She sits alone in a hut, waiting for her mother to come and take her to Nkhata Bay, south of her village in Malawi, Africa. Earlier in the day when her mother rushed her from school, there was no time to even say goodbye to Leoni and Sephora, her best friends. Mother has only explained their hurried departure with a short comment, “We cannot afford to keep you any longer.”
Her father’s crops have suffered this year, and food is scare in their small village. Her little brother has been ill for a long time. It hurts to leave him.
A dog barks, somewhere a woman yells at her lazy husband. Time crawls.
Finally her mother appears in the doorway and beckons her to follow. They climb into a dented, dirty car waiting in the road. The driver is a stranger.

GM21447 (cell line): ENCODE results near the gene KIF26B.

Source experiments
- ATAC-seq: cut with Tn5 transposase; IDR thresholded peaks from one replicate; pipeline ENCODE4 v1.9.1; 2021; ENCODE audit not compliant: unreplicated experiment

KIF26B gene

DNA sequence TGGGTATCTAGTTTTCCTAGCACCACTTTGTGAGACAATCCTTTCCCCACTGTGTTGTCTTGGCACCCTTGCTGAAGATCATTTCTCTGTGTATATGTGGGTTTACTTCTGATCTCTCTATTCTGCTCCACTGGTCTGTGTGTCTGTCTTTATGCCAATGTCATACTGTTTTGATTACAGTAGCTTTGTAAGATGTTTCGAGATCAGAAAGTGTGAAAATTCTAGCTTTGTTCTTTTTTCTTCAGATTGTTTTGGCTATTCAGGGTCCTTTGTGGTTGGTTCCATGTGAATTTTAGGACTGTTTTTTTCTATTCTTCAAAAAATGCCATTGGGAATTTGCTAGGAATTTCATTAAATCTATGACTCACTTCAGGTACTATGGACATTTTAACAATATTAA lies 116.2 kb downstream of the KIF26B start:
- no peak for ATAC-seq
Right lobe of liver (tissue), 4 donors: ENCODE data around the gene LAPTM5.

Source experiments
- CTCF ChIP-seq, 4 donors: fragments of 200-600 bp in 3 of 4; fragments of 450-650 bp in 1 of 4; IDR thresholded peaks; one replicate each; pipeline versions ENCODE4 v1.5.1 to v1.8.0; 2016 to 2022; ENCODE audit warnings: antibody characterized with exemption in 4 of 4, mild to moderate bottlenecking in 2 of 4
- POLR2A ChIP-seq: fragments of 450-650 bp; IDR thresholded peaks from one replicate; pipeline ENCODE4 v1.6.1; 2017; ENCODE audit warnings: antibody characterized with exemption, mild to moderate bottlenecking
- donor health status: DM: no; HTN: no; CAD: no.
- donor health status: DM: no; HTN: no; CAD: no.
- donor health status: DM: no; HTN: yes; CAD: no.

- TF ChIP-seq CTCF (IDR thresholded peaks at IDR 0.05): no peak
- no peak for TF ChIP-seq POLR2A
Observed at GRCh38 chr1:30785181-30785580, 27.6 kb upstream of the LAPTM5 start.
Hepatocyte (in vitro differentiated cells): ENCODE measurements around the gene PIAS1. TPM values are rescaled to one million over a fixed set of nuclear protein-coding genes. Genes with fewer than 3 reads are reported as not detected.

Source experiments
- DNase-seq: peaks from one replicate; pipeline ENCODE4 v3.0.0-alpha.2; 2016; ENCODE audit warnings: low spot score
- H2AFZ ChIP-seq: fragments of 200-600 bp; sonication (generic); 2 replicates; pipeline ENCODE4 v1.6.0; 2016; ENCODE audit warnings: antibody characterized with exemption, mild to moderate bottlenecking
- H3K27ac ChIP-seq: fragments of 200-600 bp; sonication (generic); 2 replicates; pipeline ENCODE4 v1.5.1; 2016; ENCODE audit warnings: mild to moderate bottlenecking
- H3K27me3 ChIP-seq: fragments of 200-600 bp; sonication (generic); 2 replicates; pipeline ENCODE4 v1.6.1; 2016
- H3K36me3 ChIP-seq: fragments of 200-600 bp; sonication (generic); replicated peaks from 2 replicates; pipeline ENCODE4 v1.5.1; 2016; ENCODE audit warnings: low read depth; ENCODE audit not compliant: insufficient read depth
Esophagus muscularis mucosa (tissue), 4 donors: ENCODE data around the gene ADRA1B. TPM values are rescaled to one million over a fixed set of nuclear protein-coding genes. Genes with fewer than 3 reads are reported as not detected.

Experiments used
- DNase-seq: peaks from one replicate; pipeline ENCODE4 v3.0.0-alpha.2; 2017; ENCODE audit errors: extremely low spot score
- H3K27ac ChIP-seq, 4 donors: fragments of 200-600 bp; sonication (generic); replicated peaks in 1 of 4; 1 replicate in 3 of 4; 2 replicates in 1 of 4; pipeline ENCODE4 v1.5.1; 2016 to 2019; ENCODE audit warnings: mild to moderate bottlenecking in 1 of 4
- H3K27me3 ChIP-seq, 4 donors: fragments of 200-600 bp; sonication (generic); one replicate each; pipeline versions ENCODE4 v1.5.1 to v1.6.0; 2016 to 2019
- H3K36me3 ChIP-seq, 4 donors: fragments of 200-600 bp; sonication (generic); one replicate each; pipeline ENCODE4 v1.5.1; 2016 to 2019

Mother doesn’t look at her as they sit in the back seat. A tear sits in the corner of one eye, and her hands are clenched tightly in her lap.
“Mayi, Mother,” the child whispers. “Please. Please tell me where you are taking me.”
“It is time for you to grow up, Daughter.” Her mother replies. “You will be the wife of a wealthy man in Nkhata Bay. You will be fed and live well. And we will have money to live.”
She looks at her mother in the darkness of the back seat, tears streaming down her cheeks.
“But Mayi, I am only in fifth grade.”
There is no answer.
jhg journal 01/2016